There is now a free forward exchange market.26 Authorized foreign exchange dealers (banks and nonbank financial institutions) are permitted to negotiate forward exchange contracts in any currency. They may deal among themselves and with their customers, including both residents and nonresidents, at mutually negotiated rates. The Reserve Bank sets a limit for each dealer’s overall overnight foreign exchange exposure. However, in aggregate, dealers rarely use more than 25 percent of their approved limit.
The paper presents evidence from the past three years which indicates that the exchange rate between the private ECU and the official ECU Basket can deviate substantially from par. The value of the private ECU is driven by expectations that a future European Central Bank will enforce par convertibility between the private ECU and the official ECU basket of currencies. Meanwhile, no existing institutional arrangement limits the private ECU’s value in terms of the Basket. This paper addresses the question of what determines the values of the private ECU and of private ECU interest rates. We show that an anticipation of a future fixing of the private ECU’s value, together with the interest rate setting mechanism of the large-value ECU payment and clearing system, are sufficient to determine its value. The determination of the private ECU exchange rate provides the template for how to determine the value of any private composite currency, such as, for example, a private SDR.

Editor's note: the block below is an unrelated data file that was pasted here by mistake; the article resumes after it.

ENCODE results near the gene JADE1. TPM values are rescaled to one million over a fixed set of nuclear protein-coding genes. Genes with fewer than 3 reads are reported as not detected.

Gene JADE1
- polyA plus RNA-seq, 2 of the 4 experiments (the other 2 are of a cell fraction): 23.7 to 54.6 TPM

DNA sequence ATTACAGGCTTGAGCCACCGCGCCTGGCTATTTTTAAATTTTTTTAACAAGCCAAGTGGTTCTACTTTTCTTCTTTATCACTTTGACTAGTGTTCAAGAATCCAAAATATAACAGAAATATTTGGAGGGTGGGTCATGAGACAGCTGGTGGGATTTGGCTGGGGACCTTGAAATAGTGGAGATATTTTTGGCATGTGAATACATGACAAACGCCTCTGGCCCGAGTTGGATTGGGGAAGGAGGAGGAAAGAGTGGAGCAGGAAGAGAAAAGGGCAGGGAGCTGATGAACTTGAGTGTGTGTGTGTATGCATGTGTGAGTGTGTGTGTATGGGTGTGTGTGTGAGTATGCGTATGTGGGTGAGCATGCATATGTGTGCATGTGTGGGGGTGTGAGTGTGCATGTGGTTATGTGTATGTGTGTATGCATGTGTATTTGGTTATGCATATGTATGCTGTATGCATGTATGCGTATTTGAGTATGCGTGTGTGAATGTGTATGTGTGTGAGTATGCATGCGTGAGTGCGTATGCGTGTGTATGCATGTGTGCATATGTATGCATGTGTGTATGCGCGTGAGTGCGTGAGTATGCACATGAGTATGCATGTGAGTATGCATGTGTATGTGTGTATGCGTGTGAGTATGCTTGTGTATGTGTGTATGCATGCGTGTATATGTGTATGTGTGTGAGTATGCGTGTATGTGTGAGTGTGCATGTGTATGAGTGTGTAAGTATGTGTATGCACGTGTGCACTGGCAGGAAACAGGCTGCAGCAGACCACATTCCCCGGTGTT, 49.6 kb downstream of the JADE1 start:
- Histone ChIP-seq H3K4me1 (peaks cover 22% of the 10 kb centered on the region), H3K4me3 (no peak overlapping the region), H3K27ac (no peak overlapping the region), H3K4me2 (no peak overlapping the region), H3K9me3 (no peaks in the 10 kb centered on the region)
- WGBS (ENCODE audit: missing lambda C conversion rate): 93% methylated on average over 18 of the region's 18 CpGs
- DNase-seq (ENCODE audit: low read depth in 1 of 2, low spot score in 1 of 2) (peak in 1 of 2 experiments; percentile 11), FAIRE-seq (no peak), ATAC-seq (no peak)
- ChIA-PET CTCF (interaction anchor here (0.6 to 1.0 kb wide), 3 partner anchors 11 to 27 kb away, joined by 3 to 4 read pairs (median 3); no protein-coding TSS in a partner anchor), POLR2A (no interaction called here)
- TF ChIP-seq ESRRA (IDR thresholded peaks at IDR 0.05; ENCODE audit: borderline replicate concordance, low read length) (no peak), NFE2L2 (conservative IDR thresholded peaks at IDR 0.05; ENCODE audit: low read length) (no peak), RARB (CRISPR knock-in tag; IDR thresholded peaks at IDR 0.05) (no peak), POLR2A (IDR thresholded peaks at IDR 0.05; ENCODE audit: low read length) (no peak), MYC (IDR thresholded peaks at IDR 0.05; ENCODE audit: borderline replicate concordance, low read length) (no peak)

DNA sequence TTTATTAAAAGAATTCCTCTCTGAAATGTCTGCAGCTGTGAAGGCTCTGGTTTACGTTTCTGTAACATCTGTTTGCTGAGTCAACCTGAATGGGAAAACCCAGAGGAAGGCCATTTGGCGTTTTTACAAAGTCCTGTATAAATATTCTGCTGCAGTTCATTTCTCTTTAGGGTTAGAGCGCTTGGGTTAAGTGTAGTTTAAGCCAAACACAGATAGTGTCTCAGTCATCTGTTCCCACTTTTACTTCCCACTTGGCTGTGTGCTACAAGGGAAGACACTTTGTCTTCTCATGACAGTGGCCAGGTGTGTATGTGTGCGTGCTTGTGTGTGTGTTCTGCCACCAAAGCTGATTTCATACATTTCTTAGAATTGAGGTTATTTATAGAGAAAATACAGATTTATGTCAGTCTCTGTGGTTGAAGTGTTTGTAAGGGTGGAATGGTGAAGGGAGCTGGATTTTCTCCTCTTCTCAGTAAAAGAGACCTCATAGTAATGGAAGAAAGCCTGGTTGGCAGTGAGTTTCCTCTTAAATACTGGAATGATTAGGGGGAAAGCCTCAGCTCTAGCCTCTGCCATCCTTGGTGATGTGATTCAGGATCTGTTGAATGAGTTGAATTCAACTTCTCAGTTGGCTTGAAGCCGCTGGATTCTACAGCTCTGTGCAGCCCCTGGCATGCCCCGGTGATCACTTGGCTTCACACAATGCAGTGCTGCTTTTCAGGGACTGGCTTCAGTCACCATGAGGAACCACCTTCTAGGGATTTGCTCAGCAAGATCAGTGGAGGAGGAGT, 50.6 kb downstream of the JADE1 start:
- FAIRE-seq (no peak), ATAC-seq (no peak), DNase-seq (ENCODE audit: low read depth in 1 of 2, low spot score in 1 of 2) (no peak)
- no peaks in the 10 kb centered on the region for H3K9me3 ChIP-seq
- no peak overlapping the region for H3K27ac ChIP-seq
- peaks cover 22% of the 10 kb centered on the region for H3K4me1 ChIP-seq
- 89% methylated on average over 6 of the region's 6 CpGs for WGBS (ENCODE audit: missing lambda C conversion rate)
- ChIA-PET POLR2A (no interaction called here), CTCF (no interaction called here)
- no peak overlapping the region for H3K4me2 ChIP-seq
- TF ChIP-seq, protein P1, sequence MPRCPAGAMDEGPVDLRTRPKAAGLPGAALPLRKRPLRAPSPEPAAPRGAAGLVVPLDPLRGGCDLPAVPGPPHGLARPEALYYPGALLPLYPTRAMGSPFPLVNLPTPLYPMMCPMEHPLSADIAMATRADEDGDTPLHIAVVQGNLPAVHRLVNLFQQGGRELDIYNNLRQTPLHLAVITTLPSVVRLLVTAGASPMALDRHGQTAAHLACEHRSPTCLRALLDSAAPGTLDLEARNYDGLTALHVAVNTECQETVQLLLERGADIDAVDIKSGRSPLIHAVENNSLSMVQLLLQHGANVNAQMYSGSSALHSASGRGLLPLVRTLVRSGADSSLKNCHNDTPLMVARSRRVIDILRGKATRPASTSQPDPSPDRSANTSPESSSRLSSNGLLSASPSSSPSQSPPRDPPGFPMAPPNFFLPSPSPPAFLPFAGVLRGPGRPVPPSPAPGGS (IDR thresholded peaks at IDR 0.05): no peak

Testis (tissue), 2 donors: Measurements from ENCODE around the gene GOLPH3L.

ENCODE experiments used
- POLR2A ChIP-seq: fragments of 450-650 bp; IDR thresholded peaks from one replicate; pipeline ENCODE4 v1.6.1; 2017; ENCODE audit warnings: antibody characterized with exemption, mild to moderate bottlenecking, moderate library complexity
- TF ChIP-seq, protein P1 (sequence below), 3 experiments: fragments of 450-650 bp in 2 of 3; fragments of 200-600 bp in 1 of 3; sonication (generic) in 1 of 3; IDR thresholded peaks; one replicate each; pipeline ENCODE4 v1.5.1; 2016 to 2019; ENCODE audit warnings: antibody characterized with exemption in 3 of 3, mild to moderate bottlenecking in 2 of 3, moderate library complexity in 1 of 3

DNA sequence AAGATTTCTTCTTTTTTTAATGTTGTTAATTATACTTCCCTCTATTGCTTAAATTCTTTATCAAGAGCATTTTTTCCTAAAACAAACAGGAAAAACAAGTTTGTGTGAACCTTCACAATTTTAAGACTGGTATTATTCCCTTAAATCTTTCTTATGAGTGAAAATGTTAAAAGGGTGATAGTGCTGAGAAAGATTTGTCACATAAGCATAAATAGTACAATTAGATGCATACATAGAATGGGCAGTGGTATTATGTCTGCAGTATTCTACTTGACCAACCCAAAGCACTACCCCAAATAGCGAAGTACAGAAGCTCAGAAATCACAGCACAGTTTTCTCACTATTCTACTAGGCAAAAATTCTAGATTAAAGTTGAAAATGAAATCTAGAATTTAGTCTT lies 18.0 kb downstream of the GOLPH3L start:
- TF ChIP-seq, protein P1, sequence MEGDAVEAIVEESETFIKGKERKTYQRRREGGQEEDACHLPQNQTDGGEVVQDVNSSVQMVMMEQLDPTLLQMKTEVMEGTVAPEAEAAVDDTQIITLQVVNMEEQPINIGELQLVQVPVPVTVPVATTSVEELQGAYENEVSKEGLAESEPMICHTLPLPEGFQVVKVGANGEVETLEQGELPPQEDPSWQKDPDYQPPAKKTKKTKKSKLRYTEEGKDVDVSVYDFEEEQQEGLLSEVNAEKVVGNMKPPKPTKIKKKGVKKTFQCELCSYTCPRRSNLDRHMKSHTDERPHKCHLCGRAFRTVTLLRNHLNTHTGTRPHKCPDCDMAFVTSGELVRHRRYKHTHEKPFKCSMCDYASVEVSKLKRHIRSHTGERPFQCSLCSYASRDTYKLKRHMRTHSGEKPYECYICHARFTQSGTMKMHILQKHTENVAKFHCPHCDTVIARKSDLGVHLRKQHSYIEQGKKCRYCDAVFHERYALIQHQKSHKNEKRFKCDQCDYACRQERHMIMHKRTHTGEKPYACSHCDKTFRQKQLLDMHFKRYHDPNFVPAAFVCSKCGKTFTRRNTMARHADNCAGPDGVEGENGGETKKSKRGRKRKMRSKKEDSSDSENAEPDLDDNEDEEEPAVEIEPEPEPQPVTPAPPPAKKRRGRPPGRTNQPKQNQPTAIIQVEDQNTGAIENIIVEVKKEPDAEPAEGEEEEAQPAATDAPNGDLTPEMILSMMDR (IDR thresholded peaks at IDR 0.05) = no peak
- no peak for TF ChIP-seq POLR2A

This paper elaborates the introduction of surveillance that gave the IMF broader responsibilities with respect to oversight of its members’ policies than existed under the par value system. The IMF’s purview has been broadened under the new system but, by the same token, its members are no longer obliged to seek its concurrence in changes in exchange rates. The continuing volatility of exchange rates, and their prolonged divergence from levels that appear to be sustainable over time, have been matters of growing concern.
Systems for forward cover against exchange rate risk exist either in the official or the commercial sectors in most member countries of the International Monetary Fund. However, the form of the arrangements varies widely from one country to another, and has consequences for economic efficiency and macroeconomic management. Essentially, there are three types of forward exchange systems: market determined, with the possibility of official intervention; “market approximating,” in which the authorities attempt to set forward rates that simulate free market conditions; and official cover and exchange rate guarantees at fixed nonmarket rates. In practice, the last two forms of arrangement have frequently given rise to government subsidies, with serious consequences in a number of instances for central bank profits, and hence, fiscal budgets and rates of monetary expansion.
There has always been a desire to avoid the risk associated with trade and economic activity across currency boundaries. An early form of exchange risk hedging in industrial countries was the use of long bills that constituted an asset or liability in foreign currencies—a practice dating back several centuries. With the improvements in financial techniques in the latter half of the nineteenth century in Europe, genuine forward exchange markets—markets in which currencies were traded for future delivery—emerged. Since that time, official or unofficial forward exchange trading has taken place whenever exchange rates fluctuated or were subject to significant uncertainty, provided that the authorities did not directly suppress the markets.